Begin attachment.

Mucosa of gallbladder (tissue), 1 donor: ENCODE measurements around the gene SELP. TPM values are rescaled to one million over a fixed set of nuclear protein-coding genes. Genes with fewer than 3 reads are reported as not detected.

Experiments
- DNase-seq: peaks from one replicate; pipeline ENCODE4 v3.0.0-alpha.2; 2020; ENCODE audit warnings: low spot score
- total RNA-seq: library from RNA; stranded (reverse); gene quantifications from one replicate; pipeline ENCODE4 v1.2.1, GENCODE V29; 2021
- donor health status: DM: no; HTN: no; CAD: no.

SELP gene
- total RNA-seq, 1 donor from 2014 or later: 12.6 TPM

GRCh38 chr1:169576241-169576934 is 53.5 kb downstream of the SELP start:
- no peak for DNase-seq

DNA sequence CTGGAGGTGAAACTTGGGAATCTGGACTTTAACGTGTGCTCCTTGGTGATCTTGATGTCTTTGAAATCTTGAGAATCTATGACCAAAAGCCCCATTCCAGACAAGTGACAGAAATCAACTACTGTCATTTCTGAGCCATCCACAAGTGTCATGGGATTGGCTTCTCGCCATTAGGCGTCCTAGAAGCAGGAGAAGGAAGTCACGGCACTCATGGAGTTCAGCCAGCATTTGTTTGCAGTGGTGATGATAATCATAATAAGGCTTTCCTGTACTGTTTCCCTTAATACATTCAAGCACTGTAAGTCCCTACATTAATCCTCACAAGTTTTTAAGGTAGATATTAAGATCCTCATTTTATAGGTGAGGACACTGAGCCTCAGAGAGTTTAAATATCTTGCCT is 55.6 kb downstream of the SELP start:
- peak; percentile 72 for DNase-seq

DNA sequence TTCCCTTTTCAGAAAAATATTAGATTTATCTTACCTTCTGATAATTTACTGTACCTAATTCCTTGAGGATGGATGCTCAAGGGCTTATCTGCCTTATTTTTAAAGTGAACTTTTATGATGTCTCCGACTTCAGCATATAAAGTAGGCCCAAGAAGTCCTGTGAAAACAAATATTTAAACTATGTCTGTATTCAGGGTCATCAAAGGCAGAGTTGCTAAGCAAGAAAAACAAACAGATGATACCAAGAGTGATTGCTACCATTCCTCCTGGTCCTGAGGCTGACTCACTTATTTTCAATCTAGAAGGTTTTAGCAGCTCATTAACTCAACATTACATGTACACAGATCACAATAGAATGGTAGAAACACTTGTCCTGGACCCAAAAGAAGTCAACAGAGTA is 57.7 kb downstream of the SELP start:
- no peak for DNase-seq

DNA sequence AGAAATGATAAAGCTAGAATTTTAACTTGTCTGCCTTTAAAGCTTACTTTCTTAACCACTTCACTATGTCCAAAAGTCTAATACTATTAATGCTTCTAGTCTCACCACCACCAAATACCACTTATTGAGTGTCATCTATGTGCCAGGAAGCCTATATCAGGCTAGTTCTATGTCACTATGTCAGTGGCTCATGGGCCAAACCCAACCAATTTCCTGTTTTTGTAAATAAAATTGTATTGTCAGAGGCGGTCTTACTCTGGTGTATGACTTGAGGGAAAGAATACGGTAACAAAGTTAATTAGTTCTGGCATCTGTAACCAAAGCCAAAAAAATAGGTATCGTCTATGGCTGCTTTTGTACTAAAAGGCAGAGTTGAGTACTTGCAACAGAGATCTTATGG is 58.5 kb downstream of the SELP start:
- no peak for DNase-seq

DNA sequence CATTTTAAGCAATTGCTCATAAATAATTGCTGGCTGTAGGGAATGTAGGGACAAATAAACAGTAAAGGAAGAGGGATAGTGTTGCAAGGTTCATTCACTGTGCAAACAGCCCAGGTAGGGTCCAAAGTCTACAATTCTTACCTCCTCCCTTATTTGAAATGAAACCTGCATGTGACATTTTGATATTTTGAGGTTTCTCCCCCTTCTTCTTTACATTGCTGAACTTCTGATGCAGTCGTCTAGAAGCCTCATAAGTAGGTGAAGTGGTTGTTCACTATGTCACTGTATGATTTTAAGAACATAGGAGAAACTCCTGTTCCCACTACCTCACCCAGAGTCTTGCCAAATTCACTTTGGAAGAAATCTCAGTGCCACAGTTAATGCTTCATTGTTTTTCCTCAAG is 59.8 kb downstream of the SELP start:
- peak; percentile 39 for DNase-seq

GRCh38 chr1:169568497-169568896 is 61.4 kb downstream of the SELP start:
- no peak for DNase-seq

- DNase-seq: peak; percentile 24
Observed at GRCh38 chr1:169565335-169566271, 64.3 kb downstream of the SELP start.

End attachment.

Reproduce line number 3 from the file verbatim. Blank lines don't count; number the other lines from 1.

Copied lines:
- DNase-seq: peaks from one replicate; pipeline ENCODE4 v3.0.0-alpha.2; 2020; ENCODE audit warnings: low spot score